Recently the APRA and ASIC implemented new measures to try to slow the growing Australian property market. For some years now, the Australian property market has been on an upward growth cycle, leaving many to wonder when will it bust?
What are the lastest APRA and ASIC changes?
This latest crackdown by regulators is targeted towards residential lending. With the APRA moving to limit the mix of interest only lending to 30% of total new residential mortgage lending. A reduction from the approx. 40% it was prior. The regulator has also stipulated that banks are to adhere to strict internal limits on the volume of interest only loans, with Loan-To-Value Ratios (LVR) above 80%.
ASIC this past week also announced it will target lenders and brokers pushing customers into riskier, more expensive interest only loans. Additionally, ASIC have again noted that they are looking at lenders using underestimates of living expenses when calculating serviceability of loans for their customers.
What’s the concern?
Regulators continue to remain concerned about the growth of the property market in areas such as Sydney, Melbourne and Brisbane. These are just three of the country’s hot spots at present. According to Credit Suisse, foreign buyers are absorbing around 25% of new supply in NSW and 16 in Victoria. Part of this result is due to the substantial increase in property prices in buyer home countries.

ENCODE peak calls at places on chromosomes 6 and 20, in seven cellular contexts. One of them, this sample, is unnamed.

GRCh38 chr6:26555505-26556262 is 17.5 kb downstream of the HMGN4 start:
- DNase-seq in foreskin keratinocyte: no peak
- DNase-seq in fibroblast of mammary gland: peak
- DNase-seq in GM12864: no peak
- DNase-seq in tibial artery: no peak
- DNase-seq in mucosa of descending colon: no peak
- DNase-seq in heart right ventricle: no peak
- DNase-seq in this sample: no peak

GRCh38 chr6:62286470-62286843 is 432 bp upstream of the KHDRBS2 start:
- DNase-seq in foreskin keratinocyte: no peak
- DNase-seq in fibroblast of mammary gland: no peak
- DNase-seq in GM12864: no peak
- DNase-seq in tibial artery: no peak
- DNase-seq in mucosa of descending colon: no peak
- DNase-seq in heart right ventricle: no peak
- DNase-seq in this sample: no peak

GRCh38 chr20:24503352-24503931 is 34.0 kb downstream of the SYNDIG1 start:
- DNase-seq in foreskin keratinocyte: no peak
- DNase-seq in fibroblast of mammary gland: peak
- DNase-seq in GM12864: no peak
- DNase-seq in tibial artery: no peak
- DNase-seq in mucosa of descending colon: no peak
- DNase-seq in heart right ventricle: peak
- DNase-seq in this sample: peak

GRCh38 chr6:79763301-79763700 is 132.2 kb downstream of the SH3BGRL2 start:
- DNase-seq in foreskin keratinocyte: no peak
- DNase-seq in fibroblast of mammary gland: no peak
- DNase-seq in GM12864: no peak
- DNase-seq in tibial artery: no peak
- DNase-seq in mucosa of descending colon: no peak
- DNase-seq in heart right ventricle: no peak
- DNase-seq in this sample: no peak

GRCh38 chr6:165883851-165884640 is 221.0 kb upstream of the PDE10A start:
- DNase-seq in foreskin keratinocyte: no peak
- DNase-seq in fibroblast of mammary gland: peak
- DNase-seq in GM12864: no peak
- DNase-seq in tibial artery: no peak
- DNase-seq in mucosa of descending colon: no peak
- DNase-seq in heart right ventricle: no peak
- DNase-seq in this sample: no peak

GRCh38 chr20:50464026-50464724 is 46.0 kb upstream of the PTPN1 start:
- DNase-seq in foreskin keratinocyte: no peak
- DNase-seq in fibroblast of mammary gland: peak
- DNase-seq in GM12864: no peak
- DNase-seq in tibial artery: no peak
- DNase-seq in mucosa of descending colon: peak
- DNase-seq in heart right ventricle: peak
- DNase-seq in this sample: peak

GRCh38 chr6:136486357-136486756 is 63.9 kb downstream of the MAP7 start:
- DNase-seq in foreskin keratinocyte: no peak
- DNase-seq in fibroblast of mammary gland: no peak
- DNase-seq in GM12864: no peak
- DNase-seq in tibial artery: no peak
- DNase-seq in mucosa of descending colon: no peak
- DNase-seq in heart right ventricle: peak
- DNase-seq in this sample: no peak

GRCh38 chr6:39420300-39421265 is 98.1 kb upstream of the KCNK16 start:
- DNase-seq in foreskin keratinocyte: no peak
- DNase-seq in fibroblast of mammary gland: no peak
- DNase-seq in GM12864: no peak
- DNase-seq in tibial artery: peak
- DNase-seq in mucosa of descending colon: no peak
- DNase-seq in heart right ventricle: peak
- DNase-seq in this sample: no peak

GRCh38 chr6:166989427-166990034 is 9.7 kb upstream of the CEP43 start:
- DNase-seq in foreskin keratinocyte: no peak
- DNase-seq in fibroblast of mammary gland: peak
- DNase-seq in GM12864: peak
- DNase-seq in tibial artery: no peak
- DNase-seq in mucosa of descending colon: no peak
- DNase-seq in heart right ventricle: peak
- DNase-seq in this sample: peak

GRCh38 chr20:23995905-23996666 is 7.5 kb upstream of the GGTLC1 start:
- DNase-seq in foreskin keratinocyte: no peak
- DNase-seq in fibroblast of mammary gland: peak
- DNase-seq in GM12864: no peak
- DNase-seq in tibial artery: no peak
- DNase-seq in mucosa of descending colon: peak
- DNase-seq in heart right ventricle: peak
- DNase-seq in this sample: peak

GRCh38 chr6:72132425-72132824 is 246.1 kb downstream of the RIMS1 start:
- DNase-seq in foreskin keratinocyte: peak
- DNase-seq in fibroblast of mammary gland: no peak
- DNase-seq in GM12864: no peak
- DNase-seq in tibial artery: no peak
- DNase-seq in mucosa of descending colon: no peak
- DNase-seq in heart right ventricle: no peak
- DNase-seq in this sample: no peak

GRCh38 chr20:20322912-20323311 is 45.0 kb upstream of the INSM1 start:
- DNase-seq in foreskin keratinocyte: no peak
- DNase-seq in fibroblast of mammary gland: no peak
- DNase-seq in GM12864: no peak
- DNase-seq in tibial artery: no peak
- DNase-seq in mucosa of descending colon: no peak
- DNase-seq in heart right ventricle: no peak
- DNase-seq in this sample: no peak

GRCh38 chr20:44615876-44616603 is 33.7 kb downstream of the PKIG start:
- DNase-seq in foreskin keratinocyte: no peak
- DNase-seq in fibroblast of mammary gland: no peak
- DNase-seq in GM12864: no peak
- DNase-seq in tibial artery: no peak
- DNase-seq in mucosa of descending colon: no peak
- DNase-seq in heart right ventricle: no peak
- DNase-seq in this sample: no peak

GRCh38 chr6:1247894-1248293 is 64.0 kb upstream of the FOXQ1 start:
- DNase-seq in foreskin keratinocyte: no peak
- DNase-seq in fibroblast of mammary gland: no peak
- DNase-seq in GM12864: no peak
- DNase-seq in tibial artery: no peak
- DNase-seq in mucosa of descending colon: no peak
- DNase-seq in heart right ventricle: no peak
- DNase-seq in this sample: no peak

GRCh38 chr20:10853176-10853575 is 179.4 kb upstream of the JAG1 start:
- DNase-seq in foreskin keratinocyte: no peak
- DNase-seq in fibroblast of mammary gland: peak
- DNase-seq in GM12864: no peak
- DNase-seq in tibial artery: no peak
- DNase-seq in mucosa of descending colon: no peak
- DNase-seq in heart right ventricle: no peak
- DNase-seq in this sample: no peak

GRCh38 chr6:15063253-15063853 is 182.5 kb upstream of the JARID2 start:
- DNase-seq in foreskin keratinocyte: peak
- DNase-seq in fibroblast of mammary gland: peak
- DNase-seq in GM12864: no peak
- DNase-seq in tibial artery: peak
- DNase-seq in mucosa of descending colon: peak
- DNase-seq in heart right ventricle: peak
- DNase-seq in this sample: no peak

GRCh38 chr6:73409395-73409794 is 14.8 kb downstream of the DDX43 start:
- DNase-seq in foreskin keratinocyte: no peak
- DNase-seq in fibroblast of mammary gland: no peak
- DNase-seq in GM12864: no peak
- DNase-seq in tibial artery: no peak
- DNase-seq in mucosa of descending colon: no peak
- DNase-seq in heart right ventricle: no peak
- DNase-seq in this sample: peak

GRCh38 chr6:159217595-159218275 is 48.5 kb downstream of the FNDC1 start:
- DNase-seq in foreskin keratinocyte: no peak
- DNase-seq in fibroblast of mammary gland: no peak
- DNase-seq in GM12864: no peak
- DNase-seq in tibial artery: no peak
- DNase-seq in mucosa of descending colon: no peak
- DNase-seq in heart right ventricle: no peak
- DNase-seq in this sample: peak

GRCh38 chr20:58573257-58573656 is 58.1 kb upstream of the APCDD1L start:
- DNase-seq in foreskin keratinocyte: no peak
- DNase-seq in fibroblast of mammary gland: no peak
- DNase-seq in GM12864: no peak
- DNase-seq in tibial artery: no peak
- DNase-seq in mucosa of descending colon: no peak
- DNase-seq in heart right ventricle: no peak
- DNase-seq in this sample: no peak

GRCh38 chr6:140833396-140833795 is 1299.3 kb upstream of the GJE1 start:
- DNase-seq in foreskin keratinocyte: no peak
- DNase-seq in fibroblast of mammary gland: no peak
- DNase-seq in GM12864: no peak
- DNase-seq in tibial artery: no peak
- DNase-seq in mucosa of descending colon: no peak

Delving deeper into the source of investment, we discover a large proportion of new buyers are foreigners. These investors are not sourcing funds from local banks or lending institutions. A recent UBS survey of Chinese property buyers found that less than 10% intended to finance their property purchase through a local (Australian) bank. This may go on to suggest that regulatory restrictions on investor loans will likely have little impact on the people buying a large majority of our property.
At present Chinese property investors have swamped our market; however one of the more interesting facts is that most investors do not intend to permanently reside in the overseas properties they buy. Looking at the chart above we can see that around 25% intend to permanently reside in the overseas properties being purchased whilst the remainder are to be used for investment purposes only. The issue the market now faces is that if property prices fall prior to settlement we could be faced with the issue of these investors reneging on their contracts, losing their 10% deposits but not be left with a settlement price below what was expected. Although this may be the worst possible scenario it is one which cannot be ignored. If this scenario were to play out it could initiate a vicious cycle of falling property prices and settlement defaults. This would lead the Australian economy to bear the brunt of the losses.
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